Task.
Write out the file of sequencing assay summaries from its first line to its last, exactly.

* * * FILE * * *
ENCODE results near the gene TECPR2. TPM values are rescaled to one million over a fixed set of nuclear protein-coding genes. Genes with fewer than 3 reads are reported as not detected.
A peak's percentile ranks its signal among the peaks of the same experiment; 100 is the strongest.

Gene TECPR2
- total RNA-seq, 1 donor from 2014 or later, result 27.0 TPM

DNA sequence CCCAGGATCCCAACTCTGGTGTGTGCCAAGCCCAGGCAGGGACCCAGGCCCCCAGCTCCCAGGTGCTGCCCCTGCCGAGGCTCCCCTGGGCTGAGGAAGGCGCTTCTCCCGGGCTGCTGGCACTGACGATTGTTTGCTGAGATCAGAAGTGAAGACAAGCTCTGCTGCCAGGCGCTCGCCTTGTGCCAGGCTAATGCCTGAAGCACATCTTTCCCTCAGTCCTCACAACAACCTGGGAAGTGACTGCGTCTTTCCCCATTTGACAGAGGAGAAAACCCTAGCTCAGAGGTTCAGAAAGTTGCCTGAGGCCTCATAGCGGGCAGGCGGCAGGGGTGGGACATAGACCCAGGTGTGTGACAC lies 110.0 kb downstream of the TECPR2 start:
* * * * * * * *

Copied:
ENCODE results near the gene TECPR2. TPM values are rescaled to one million over a fixed set of nuclear protein-coding genes. Genes with fewer than 3 reads are reported as not detected.
A peak's percentile ranks its signal among the peaks of the same experiment; 100 is the strongest.

Gene TECPR2
- total RNA-seq, 1 donor from 2014 or later, result 27.0 TPM

DNA sequence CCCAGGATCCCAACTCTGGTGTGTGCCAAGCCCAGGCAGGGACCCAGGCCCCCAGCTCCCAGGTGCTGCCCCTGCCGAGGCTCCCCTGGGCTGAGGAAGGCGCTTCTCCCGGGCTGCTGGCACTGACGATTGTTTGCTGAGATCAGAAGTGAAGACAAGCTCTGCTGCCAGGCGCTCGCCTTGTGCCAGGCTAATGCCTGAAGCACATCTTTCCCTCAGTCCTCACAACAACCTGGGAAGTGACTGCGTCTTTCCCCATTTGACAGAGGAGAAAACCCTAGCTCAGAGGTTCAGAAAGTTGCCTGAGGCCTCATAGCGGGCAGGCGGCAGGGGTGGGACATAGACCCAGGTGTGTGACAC lies 110.0 kb downstream of the TECPR2 start: